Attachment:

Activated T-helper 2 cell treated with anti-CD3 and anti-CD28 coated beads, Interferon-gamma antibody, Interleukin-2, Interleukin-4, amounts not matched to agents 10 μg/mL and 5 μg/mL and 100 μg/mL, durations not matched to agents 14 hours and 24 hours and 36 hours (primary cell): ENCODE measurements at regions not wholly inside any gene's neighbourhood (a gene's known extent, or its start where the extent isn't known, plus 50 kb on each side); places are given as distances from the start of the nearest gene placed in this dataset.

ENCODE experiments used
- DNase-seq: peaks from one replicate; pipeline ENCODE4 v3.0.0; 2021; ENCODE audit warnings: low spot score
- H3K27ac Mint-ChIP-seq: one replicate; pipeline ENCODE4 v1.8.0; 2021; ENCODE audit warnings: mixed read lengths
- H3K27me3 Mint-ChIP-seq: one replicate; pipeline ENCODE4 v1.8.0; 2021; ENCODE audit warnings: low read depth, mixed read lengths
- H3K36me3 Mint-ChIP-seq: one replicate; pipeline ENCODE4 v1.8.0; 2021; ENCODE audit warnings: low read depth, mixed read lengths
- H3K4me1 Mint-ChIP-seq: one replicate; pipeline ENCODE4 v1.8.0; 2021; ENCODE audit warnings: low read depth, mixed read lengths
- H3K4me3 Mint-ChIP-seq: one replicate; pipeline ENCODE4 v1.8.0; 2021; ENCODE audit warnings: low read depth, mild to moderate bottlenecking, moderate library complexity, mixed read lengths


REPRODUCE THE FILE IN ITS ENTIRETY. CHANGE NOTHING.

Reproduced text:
Activated T-helper 2 cell treated with anti-CD3 and anti-CD28 coated beads, Interferon-gamma antibody, Interleukin-2, Interleukin-4, amounts not matched to agents 10 μg/mL and 5 μg/mL and 100 μg/mL, durations not matched to agents 14 hours and 24 hours and 36 hours (primary cell): ENCODE measurements at regions not wholly inside any gene's neighbourhood (a gene's known extent, or its start where the extent isn't known, plus 50 kb on each side); places are given as distances from the start of the nearest gene placed in this dataset.

ENCODE experiments used
- DNase-seq: peaks from one replicate; pipeline ENCODE4 v3.0.0; 2021; ENCODE audit warnings: low spot score
- H3K27ac Mint-ChIP-seq: one replicate; pipeline ENCODE4 v1.8.0; 2021; ENCODE audit warnings: mixed read lengths
- H3K27me3 Mint-ChIP-seq: one replicate; pipeline ENCODE4 v1.8.0; 2021; ENCODE audit warnings: low read depth, mixed read lengths
- H3K36me3 Mint-ChIP-seq: one replicate; pipeline ENCODE4 v1.8.0; 2021; ENCODE audit warnings: low read depth, mixed read lengths
- H3K4me1 Mint-ChIP-seq: one replicate; pipeline ENCODE4 v1.8.0; 2021; ENCODE audit warnings: low read depth, mixed read lengths
- H3K4me3 Mint-ChIP-seq: one replicate; pipeline ENCODE4 v1.8.0; 2021; ENCODE audit warnings: low read depth, mild to moderate bottlenecking, moderate library complexity, mixed read lengths